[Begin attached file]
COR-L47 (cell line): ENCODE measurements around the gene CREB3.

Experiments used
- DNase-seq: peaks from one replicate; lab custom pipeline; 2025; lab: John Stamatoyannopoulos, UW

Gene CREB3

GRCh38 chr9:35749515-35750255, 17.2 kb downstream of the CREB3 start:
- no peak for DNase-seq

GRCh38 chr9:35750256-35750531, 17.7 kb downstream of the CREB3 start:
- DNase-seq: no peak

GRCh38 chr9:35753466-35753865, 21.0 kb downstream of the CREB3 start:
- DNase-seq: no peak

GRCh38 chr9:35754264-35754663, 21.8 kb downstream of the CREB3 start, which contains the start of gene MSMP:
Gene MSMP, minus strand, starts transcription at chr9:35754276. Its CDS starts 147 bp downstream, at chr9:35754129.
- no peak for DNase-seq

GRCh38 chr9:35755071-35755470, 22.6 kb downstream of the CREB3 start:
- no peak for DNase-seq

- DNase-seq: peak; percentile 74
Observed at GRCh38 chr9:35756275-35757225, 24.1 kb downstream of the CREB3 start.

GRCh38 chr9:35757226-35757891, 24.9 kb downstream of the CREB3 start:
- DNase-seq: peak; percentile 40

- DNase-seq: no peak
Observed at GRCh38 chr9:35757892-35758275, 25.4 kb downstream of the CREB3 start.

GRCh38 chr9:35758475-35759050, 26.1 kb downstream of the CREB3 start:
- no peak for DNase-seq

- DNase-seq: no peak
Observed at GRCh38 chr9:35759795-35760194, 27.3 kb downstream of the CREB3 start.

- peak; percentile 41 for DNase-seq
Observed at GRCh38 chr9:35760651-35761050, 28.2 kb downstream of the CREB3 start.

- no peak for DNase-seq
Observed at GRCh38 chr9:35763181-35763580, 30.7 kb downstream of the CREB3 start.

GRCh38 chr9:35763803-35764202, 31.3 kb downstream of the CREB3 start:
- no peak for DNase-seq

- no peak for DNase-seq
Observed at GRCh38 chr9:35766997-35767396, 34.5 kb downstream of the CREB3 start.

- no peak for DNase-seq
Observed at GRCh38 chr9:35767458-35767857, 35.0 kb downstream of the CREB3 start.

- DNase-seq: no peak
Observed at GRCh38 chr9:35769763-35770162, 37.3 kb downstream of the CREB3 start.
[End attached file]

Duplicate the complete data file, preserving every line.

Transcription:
COR-L47 (cell line): ENCODE measurements around the gene CREB3.

Experiments used
- DNase-seq: peaks from one replicate; lab custom pipeline; 2025; lab: John Stamatoyannopoulos, UW

Gene CREB3

GRCh38 chr9:35749515-35750255, 17.2 kb downstream of the CREB3 start:
- no peak for DNase-seq

GRCh38 chr9:35750256-35750531, 17.7 kb downstream of the CREB3 start:
- DNase-seq: no peak

GRCh38 chr9:35753466-35753865, 21.0 kb downstream of the CREB3 start:
- DNase-seq: no peak

GRCh38 chr9:35754264-35754663, 21.8 kb downstream of the CREB3 start, which contains the start of gene MSMP:
Gene MSMP, minus strand, starts transcription at chr9:35754276. Its CDS starts 147 bp downstream, at chr9:35754129.
- no peak for DNase-seq

GRCh38 chr9:35755071-35755470, 22.6 kb downstream of the CREB3 start:
- no peak for DNase-seq

- DNase-seq: peak; percentile 74
Observed at GRCh38 chr9:35756275-35757225, 24.1 kb downstream of the CREB3 start.

GRCh38 chr9:35757226-35757891, 24.9 kb downstream of the CREB3 start:
- DNase-seq: peak; percentile 40

- DNase-seq: no peak
Observed at GRCh38 chr9:35757892-35758275, 25.4 kb downstream of the CREB3 start.

GRCh38 chr9:35758475-35759050, 26.1 kb downstream of the CREB3 start:
- no peak for DNase-seq

- DNase-seq: no peak
Observed at GRCh38 chr9:35759795-35760194, 27.3 kb downstream of the CREB3 start.

- peak; percentile 41 for DNase-seq
Observed at GRCh38 chr9:35760651-35761050, 28.2 kb downstream of the CREB3 start.

- no peak for DNase-seq
Observed at GRCh38 chr9:35763181-35763580, 30.7 kb downstream of the CREB3 start.

GRCh38 chr9:35763803-35764202, 31.3 kb downstream of the CREB3 start:
- no peak for DNase-seq

- no peak for DNase-seq
Observed at GRCh38 chr9:35766997-35767396, 34.5 kb downstream of the CREB3 start.

- no peak for DNase-seq
Observed at GRCh38 chr9:35767458-35767857, 35.0 kb downstream of the CREB3 start.

- DNase-seq: no peak
Observed at GRCh38 chr9:35769763-35770162, 37.3 kb downstream of the CREB3 start.